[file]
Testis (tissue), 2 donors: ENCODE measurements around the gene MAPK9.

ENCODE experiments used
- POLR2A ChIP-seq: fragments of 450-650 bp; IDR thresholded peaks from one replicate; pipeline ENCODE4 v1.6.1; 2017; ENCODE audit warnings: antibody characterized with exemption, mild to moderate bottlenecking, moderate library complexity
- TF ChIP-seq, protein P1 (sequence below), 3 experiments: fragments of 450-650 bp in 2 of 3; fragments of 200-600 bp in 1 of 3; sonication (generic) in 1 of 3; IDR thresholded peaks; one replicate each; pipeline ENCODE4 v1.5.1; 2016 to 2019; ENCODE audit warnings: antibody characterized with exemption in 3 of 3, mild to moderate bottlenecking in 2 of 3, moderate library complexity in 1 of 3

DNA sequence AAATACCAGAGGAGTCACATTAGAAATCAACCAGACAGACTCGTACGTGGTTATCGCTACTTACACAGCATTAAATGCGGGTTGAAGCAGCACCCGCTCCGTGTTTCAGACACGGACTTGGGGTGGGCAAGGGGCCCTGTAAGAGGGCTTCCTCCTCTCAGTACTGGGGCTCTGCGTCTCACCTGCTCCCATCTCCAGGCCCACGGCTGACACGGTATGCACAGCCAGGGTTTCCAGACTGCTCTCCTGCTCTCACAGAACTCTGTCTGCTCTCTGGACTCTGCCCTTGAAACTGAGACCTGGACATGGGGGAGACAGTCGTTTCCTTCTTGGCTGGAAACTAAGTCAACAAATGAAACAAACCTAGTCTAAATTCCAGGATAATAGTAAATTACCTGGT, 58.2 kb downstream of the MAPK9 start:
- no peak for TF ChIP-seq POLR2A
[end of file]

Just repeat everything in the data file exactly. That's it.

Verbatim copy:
Testis (tissue), 2 donors: ENCODE measurements around the gene MAPK9.

ENCODE experiments used
- POLR2A ChIP-seq: fragments of 450-650 bp; IDR thresholded peaks from one replicate; pipeline ENCODE4 v1.6.1; 2017; ENCODE audit warnings: antibody characterized with exemption, mild to moderate bottlenecking, moderate library complexity
- TF ChIP-seq, protein P1 (sequence below), 3 experiments: fragments of 450-650 bp in 2 of 3; fragments of 200-600 bp in 1 of 3; sonication (generic) in 1 of 3; IDR thresholded peaks; one replicate each; pipeline ENCODE4 v1.5.1; 2016 to 2019; ENCODE audit warnings: antibody characterized with exemption in 3 of 3, mild to moderate bottlenecking in 2 of 3, moderate library complexity in 1 of 3

DNA sequence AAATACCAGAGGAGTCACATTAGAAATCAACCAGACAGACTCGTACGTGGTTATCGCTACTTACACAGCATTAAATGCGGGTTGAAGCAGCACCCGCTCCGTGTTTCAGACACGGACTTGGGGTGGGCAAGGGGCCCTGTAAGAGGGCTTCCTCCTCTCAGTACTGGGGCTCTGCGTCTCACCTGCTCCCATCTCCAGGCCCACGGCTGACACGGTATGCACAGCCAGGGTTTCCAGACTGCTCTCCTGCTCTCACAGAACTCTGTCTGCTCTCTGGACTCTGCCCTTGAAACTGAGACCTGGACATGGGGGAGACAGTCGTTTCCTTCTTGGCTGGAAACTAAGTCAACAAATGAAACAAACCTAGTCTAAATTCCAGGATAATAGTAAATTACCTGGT, 58.2 kb downstream of the MAPK9 start:
- no peak for TF ChIP-seq POLR2A